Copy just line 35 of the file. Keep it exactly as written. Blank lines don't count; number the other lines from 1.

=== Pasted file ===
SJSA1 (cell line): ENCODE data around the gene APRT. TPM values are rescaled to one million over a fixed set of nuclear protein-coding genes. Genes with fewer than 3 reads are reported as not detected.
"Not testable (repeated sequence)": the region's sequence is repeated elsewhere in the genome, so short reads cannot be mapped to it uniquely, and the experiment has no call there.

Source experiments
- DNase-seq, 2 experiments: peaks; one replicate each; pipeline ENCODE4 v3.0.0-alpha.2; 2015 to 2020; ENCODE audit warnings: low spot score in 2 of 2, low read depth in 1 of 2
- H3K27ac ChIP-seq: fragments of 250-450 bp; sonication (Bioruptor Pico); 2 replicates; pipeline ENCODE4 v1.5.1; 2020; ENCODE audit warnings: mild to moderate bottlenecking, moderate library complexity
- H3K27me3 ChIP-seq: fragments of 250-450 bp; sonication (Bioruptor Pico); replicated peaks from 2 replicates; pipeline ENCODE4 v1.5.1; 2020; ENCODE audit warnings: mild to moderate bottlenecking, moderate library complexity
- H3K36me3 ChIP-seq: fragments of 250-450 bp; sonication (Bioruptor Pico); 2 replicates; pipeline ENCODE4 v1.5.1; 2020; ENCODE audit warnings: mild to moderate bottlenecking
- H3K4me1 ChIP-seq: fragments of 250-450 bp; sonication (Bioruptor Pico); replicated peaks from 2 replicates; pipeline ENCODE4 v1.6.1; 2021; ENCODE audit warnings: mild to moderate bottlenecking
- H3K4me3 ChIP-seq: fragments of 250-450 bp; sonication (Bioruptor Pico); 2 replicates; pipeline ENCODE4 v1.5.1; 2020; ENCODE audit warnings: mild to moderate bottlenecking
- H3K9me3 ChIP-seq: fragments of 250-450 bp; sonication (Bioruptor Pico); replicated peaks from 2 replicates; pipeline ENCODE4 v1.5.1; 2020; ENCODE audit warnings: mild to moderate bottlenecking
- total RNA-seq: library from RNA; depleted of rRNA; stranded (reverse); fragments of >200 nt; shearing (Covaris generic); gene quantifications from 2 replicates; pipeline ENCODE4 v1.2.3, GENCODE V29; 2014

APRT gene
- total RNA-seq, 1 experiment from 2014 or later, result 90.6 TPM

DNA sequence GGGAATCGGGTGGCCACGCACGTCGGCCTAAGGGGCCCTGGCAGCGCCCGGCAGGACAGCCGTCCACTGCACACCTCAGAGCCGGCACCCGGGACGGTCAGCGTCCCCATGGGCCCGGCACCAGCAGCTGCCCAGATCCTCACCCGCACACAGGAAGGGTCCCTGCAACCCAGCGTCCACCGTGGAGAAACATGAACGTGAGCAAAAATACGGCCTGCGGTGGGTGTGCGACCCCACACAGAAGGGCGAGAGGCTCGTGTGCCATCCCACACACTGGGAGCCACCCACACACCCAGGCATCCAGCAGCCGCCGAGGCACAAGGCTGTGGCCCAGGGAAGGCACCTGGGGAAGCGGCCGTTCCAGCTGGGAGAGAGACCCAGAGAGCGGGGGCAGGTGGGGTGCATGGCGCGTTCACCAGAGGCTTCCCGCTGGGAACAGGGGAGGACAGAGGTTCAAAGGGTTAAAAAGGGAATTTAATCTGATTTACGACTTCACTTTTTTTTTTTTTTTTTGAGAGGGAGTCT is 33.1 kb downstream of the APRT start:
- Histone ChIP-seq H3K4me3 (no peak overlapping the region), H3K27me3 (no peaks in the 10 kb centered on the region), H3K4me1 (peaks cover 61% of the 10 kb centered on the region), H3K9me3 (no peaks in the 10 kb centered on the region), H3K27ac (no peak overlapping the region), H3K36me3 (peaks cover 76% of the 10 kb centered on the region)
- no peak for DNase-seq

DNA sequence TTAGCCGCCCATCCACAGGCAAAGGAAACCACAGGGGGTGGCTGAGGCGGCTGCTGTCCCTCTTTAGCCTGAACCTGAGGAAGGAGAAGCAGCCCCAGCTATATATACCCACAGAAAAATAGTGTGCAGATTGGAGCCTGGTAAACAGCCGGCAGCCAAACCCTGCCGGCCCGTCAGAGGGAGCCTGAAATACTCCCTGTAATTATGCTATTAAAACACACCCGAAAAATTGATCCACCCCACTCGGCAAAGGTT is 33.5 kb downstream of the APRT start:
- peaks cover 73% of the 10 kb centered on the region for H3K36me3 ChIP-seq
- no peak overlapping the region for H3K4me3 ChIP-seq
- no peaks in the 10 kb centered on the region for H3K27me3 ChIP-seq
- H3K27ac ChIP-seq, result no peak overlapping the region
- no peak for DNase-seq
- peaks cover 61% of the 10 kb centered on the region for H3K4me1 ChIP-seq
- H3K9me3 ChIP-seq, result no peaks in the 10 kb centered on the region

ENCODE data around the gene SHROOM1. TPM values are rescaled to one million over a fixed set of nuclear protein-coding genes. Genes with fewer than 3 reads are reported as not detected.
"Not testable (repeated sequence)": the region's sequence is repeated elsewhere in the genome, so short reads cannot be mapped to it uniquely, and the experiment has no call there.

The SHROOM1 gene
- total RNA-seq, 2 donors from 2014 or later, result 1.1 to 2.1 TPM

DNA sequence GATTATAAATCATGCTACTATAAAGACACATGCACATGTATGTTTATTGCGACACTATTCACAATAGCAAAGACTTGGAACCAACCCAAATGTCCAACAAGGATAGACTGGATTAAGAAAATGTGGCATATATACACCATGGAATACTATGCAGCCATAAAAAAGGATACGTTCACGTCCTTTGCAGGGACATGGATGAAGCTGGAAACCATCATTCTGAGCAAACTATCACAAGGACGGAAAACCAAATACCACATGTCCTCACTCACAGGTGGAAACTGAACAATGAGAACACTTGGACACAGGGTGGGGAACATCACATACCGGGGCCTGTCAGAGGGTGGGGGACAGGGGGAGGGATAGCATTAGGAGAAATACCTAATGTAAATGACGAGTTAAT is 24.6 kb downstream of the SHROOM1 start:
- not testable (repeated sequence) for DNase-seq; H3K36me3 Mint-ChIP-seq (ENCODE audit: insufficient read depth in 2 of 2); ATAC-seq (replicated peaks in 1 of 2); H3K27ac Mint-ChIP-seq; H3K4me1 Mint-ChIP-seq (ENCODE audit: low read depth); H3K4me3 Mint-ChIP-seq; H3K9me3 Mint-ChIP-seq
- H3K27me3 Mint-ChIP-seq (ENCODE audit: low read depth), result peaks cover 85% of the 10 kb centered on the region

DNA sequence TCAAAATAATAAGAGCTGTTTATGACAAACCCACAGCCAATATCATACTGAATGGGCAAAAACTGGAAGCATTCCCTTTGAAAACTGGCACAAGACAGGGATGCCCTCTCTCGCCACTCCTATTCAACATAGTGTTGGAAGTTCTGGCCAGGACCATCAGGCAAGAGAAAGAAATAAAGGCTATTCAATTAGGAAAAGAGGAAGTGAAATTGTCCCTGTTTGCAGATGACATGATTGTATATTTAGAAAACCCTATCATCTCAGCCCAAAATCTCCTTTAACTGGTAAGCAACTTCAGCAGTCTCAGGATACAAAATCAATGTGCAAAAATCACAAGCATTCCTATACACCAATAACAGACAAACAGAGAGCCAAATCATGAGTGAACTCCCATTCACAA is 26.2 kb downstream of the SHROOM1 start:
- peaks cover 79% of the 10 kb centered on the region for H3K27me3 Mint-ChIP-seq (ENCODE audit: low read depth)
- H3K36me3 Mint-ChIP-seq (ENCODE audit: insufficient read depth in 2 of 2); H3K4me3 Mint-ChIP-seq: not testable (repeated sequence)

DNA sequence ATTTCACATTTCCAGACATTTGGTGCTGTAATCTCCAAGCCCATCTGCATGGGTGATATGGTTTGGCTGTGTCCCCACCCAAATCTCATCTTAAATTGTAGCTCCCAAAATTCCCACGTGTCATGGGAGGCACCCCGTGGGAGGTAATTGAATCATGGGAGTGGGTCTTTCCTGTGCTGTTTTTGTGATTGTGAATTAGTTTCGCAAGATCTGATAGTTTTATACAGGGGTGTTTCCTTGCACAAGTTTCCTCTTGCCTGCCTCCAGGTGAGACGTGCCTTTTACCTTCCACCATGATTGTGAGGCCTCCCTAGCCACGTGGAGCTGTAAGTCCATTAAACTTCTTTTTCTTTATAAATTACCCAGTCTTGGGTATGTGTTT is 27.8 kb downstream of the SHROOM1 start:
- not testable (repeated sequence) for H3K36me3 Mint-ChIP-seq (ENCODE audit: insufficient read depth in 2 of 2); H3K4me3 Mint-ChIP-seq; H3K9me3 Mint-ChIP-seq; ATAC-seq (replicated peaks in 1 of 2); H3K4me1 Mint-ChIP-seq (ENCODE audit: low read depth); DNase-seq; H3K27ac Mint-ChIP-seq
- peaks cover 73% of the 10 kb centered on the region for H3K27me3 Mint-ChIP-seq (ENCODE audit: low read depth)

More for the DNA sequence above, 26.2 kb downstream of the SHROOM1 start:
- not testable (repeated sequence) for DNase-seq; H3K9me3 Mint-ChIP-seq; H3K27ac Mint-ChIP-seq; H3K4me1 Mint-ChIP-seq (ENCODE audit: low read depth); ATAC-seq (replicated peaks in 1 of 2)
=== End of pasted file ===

DNA sequence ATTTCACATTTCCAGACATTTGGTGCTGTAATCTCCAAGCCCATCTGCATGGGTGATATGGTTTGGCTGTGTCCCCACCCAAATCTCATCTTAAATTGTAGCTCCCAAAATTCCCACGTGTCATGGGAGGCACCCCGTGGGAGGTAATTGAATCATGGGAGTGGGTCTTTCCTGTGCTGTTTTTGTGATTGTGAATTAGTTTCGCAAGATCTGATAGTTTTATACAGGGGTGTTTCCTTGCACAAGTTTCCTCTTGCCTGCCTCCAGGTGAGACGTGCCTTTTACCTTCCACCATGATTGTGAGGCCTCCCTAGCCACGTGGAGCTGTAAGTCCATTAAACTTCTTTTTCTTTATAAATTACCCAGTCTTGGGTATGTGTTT is 27.8 kb downstream of the SHROOM1 start: